Skip to content OUT OF OFFICE NOTICE

Flare-Ups

Sometimes, you will take a step back to get two steps ahead

back-and-neck-painThe flare-up – it can happen with any number of medical conditions, even with an appropriate program of care.

It can happen to people suffering from rheumatoid arthritis or from neuropathy (nerve damage) as a result of diabetes. And then there are those old injuries or complaints that give us fresh grief when the weather changes.

What form a flare-up takes is of course case specific, but one thing is consistent – it’s not fun. Generally speaking, a flare-up is a sudden, even severe, return of symptoms, often characterized by pain.

Patients who experience a flare-up related to the health issue that brought them to us may question why this would happen while under our care. After all, isn’t their care supposed to improve their condition and reduce pain?

The simple answer is life happens

The push and pull of daily living constantly subjects the body to fresh stresses. Physical, emotional, and chemical. By chemical, we mean from what you eat (such as inflammatory substances like sugar and preservatives), and whatever environmental contaminants to which you might be exposed (such as cleaners, scents, pesticides etc).

All these various stresses can cause muscle and joint stiffness that raises your risk of an injury like a muscle strain, lead to bio-chemical imbalances that impact your body’s ability to heal and recover, and leave you vulnerable to catching a bug by weakening your immune system.
These stresses, and their consequences for your health, don’t disappear just because you are undergoing care in our clinic for whatever ails your spine. They don’t disappear with any form of medical treatment for any condition.

And bear in mind that healing is a process that often takes time.  We live in such a fast-paced society – people sometimes have unrealistic expectations as to when they should be better.

What habits might you need to change?

It is true that for some people, a few Chiropractic adjustments may be enough to restore proper alignment in their spine and remove the tension on their nervous system.

For others, it can take months, even years. The problem might always be there—they will need regular maintenance for the rest of their life. We wish we could tell them different, but it’s just the reality of their situation. If regular care means the difference between remaining independent for long as possible as you age so you can play with you grand-kids, versus being bed-ridden in a nursing home getting food in one tube and drugs in another, I think the choice is obvious.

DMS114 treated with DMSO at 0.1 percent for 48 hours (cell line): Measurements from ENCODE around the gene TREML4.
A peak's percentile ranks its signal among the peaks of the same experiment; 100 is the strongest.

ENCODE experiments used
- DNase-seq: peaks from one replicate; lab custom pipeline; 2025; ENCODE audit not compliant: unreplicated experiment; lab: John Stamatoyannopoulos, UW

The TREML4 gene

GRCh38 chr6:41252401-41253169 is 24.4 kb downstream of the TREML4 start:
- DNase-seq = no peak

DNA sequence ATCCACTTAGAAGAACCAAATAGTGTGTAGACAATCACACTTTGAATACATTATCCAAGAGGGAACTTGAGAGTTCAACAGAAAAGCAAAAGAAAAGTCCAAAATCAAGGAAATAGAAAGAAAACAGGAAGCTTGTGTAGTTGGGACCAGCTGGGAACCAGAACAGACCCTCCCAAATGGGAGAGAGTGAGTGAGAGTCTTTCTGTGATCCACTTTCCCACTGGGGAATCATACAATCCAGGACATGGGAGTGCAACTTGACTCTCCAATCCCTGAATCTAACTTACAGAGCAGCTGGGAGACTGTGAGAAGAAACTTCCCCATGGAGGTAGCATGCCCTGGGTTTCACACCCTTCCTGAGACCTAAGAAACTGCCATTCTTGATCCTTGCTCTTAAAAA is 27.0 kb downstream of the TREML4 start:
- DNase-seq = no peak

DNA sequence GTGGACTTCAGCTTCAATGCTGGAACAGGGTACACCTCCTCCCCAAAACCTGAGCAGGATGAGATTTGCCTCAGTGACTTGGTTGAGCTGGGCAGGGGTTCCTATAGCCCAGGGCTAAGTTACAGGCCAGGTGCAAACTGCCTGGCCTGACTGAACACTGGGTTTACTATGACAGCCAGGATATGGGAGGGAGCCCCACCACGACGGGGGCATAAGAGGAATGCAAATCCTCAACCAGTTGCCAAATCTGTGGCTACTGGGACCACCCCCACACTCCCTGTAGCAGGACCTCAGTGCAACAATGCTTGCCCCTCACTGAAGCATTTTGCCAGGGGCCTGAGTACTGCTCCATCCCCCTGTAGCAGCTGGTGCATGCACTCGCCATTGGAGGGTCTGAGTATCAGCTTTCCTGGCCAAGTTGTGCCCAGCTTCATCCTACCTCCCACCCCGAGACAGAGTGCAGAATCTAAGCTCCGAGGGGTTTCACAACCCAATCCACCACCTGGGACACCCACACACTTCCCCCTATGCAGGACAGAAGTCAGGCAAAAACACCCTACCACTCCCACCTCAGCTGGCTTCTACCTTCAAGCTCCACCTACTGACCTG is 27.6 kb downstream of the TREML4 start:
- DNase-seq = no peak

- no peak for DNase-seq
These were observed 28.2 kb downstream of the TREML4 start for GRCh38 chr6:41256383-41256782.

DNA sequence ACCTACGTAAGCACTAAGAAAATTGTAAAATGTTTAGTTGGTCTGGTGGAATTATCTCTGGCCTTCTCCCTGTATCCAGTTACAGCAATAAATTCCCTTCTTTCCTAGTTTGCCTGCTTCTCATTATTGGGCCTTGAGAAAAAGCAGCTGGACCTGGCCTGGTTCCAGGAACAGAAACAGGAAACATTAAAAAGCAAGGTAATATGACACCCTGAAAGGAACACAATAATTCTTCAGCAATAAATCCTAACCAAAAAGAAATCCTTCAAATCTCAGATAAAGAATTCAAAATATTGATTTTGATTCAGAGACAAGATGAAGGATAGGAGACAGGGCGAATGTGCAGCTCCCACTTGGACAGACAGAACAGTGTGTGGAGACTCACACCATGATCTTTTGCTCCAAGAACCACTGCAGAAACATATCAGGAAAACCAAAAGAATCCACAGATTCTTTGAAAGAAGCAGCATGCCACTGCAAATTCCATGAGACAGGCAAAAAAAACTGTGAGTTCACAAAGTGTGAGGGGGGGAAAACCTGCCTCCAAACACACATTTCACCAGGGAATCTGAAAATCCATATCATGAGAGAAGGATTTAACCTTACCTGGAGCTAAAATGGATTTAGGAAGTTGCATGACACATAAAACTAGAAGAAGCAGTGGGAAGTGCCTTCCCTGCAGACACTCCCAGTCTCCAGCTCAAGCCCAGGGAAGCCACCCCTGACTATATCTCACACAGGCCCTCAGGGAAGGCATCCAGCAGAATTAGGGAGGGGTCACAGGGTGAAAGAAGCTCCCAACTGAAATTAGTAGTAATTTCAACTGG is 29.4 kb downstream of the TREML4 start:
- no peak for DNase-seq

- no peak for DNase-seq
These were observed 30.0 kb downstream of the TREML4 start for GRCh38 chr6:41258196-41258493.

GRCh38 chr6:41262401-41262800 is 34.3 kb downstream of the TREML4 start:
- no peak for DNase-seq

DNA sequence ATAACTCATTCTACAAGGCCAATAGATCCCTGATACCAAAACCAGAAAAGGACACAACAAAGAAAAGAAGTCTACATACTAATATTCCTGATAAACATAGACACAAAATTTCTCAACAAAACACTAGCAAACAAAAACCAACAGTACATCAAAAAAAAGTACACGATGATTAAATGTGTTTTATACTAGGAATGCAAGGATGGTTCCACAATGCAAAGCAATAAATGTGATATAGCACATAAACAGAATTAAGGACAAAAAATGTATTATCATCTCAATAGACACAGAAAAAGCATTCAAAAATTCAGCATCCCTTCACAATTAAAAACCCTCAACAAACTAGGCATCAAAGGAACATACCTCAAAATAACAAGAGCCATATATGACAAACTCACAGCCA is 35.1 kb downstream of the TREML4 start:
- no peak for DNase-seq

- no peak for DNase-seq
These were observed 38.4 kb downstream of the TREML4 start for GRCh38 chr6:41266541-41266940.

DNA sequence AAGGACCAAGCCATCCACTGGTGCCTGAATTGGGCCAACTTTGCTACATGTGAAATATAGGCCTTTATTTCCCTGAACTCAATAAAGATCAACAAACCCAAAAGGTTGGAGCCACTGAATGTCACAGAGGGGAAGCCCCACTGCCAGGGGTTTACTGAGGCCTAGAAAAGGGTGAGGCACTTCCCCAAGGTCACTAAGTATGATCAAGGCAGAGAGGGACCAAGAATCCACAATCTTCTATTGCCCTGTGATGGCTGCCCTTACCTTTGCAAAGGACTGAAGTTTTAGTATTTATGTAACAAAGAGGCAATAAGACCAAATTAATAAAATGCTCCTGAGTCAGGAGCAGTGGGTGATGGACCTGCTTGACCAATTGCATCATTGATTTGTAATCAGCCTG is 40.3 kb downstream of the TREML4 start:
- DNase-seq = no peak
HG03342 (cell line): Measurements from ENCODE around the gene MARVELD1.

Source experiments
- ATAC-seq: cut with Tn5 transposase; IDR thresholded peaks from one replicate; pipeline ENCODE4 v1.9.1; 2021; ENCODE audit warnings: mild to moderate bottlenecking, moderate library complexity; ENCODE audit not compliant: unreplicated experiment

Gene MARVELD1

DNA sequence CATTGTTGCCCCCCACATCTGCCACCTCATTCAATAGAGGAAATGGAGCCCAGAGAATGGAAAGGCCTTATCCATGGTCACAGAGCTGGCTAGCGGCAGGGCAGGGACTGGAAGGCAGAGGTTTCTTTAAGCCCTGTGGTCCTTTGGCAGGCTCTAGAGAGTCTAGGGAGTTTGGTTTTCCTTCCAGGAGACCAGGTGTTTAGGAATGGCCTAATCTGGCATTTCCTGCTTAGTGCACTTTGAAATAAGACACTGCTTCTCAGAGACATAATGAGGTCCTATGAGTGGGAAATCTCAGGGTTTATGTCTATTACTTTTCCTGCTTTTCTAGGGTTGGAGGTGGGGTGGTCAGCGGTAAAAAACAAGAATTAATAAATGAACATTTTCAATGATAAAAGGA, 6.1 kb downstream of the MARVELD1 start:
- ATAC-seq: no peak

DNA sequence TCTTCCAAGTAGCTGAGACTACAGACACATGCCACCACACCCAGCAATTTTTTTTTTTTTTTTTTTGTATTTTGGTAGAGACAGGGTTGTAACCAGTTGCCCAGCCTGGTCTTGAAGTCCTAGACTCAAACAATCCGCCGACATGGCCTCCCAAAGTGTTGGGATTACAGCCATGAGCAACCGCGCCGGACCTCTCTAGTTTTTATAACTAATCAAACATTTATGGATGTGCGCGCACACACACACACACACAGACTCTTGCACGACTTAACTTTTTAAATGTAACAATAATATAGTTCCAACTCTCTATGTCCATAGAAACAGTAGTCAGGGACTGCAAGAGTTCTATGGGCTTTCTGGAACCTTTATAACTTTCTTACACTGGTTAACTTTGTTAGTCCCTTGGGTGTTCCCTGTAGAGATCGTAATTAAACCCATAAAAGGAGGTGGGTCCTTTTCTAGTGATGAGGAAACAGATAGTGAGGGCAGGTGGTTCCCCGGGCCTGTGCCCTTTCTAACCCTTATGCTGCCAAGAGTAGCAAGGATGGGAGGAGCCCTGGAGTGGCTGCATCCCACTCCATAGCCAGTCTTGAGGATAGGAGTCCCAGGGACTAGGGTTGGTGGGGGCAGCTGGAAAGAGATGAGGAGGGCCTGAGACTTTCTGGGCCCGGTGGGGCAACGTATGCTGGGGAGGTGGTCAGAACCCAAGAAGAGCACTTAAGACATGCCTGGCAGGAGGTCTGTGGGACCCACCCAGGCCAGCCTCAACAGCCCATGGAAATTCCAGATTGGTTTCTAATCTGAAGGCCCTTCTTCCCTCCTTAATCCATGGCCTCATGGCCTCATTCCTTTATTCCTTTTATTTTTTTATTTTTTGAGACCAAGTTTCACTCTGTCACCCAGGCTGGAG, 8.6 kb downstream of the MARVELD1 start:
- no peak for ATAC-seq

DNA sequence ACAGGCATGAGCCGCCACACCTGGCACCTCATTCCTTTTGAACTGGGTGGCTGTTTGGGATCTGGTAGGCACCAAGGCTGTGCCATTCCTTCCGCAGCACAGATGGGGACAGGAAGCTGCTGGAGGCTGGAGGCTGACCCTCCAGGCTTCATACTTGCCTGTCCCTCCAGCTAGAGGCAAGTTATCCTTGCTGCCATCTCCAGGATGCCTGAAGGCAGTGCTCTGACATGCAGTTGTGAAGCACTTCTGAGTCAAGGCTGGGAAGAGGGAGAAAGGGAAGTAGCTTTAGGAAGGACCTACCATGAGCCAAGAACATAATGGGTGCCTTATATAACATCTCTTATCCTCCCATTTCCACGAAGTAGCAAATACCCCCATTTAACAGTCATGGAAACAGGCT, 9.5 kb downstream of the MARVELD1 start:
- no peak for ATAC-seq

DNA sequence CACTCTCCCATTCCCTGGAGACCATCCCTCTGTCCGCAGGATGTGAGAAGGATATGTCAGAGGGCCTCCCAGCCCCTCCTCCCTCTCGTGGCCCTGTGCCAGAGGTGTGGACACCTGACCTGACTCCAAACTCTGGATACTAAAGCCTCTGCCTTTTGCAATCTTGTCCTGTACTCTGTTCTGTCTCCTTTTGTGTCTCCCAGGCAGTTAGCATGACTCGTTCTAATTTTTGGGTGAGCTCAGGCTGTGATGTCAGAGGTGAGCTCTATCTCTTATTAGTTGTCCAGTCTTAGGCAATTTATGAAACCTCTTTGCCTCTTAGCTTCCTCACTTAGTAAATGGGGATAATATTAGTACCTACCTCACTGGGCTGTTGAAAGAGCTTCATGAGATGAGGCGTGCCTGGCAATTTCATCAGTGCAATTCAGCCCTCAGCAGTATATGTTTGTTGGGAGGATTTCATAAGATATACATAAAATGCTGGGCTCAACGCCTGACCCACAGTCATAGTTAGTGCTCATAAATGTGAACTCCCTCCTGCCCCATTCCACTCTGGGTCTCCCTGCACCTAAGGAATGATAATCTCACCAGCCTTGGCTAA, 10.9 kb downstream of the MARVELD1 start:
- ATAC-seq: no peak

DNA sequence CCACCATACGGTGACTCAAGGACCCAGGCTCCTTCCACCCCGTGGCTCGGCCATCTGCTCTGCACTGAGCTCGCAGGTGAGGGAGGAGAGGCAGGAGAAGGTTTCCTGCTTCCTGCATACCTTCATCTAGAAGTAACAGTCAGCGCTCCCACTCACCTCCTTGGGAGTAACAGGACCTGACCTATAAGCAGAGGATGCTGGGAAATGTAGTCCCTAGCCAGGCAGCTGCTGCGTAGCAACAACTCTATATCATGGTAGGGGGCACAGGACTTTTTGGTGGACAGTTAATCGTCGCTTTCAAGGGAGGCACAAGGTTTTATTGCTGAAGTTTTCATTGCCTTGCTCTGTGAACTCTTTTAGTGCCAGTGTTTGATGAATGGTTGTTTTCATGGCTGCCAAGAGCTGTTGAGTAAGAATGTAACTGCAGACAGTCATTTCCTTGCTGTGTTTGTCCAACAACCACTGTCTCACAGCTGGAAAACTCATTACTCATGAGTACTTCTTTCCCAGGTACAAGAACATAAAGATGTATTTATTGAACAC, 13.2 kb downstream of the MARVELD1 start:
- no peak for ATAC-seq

The rate of your recovery is not only determined by the severity of your condition when you first walk through our door, but by how much you continue to aggravate the problem we are trying to fix with your lifestyle habits.

As we have written before, that aggravation can take the form of rough contact sports, too many hours hunched over a computer or mobile device, or performing some other repetitive physical task that has negative health effects. Changing your habits, adopting better ergonomics, and looking at what accommodations can be made on the job are all key to your recovery and reducing the chances of a flare-up.

The other critical element is your diligence in keeping up with your at-home exercises, if we have prescribed you any, and not missing your appointments at the clinic.

What’s the alternative?

Letting the problem persist and worsen through lack of action for even more complications down the road.

Just like we talked about last week, it all comes down to what you value in life and what money and effort you are willing to invest in your health to hold on to those things that matter most.

Our relationships are the most important things that we have, and being healthy is the only way to make the most of them.

Call us today and schedule your appointment!

Add Your Comment (Get a Gravatar)

Your Name

*

Your email address will not be published. Required fields are marked *.